There are a few days a year when waxing poetic about being thankful is 100% encouraged and applauded. Today is one of those days, so here we are.
This year, we are spending the quintessential American holiday of Thanksgiving snuggled under the throw blankets of my parents’ couch. I grew up in this house, and when I come back, I am grateful for the many of the rituals and traditions of my childhood. Included in this list is my mom’s coffee, which borders on rocket fuel and always gives me a stomach ache. One morning per visit, we will make a big pancake breakfast, and when my sister is visiting from California, she insists that her pancakes be cut up by her parents, just like when she was five. Don’t tell her she’s turning 30 in a few months.
I’m grateful for the city where I grew up, one of those midwestern enclaves where kids walked to school alone and front doors were left unlocked. It’s still like that, as far as I can tell. If I can get a proper cruise around in the old station wagon, I like to point out where all my friends lived, and how this building is where the old Macri’s Deli was, and that thank goodness Kirkwood Ave. still has Greetings and Nick’s. I miss Jiffy Treat.
I’m thankful for our life in London, where we jet set across Europe and live the adventures I’ve only dreamed of. I know it’s a fairy tale, and I make a point to actively appreciate the opportunities that brought us across the pond two years ago. Rather than feeling like my travel dreams are satiated, my dreams of expat living have grown, and the world beckons to be explored more deeply and more fully.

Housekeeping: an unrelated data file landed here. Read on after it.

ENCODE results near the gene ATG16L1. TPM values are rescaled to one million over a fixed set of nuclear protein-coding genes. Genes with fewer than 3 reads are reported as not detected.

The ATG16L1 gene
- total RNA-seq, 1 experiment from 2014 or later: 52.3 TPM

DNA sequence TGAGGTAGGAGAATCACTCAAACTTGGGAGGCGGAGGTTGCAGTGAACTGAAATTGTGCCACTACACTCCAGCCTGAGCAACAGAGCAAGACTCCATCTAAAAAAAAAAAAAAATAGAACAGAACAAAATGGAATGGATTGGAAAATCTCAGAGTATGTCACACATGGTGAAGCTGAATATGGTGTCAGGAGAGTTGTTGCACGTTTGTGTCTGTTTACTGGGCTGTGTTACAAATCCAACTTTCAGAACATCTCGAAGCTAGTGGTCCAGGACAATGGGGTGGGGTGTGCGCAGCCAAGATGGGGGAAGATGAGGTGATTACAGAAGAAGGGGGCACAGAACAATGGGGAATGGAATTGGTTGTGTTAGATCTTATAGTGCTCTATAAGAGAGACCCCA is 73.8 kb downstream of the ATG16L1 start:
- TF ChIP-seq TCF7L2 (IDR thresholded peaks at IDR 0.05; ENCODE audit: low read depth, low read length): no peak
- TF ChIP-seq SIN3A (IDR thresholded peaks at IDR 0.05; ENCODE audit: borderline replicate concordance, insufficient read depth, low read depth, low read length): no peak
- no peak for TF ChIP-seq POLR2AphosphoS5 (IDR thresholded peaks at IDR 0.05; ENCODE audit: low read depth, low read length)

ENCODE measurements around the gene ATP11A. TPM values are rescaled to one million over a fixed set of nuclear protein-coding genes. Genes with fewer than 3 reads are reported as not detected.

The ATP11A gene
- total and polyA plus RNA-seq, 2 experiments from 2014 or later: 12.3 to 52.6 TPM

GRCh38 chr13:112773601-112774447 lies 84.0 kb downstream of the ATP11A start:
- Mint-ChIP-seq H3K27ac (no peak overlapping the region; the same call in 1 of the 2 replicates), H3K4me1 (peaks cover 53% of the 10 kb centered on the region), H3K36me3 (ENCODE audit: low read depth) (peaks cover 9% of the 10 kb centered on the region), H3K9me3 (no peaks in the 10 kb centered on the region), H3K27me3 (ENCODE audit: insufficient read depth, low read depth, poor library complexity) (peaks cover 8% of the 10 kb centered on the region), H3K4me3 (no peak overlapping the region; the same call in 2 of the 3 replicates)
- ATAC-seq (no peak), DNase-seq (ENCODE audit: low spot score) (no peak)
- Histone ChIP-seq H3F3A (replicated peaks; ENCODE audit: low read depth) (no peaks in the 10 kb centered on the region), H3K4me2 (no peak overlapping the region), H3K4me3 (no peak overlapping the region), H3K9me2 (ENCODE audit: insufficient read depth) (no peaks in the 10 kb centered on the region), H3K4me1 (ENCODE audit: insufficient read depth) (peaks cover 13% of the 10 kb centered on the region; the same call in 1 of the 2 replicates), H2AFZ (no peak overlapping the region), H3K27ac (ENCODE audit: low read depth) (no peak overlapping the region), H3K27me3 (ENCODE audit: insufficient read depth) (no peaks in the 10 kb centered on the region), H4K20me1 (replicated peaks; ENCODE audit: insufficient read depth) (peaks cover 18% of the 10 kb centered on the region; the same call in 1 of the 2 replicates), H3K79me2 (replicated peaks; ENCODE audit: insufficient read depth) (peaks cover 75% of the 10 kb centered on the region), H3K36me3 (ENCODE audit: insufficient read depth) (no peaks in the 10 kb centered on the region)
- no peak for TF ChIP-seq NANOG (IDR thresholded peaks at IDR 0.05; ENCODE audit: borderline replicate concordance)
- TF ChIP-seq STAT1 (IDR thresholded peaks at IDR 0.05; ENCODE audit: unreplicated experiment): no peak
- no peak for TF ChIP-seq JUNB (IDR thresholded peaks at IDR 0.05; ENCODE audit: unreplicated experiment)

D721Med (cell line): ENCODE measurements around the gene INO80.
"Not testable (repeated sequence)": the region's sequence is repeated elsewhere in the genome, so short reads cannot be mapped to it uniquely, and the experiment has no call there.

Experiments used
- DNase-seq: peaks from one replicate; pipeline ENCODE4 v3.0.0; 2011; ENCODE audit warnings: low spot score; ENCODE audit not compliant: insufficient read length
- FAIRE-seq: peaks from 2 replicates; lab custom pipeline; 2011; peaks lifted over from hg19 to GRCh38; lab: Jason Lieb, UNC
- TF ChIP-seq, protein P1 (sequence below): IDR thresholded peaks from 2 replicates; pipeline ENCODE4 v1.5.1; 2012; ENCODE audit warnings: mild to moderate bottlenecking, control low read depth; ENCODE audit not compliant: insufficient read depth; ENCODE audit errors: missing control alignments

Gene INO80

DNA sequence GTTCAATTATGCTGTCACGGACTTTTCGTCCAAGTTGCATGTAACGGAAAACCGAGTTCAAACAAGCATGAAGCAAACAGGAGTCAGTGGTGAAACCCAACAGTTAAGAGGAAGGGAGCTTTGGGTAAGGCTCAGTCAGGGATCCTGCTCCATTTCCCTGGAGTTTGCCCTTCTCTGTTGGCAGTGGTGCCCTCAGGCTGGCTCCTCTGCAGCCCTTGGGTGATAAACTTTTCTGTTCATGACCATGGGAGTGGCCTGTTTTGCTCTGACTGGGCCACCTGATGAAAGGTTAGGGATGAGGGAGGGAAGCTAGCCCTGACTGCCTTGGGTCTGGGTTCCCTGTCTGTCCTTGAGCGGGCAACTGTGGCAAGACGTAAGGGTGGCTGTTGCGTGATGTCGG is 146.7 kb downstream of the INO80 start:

I speak for both of us when I mention that we are so thankful for our pup, Basil, who we lost last week to a long battle with old-age. When Basil came into our lives as a 10-week old puppy in 2005, I literally had no idea what I was getting myself into. It’s probably better that way, because puppy-rearing is one of the hardest things I’ve ever done. I was a reluctant parent, a role I grew into over the years, and which I cherished until the very end. We are comforted in the fact that Basil was literally the most spoiled dog in the world, and had a lovely last meal of British scones and jam.
Because he is an English gentleman and wouldn’t expect anything less.
As we wrap up the holiday weekend from the comfort of the couch, our gratitude runs strong and we are looking forward to a magical holiday season. Over the next few days we will bask in all that the holidays have to offer, Black Friday shopping, my annual birthday dinner (it’s never too late!), and more of my mom’s coffee rocket fuel.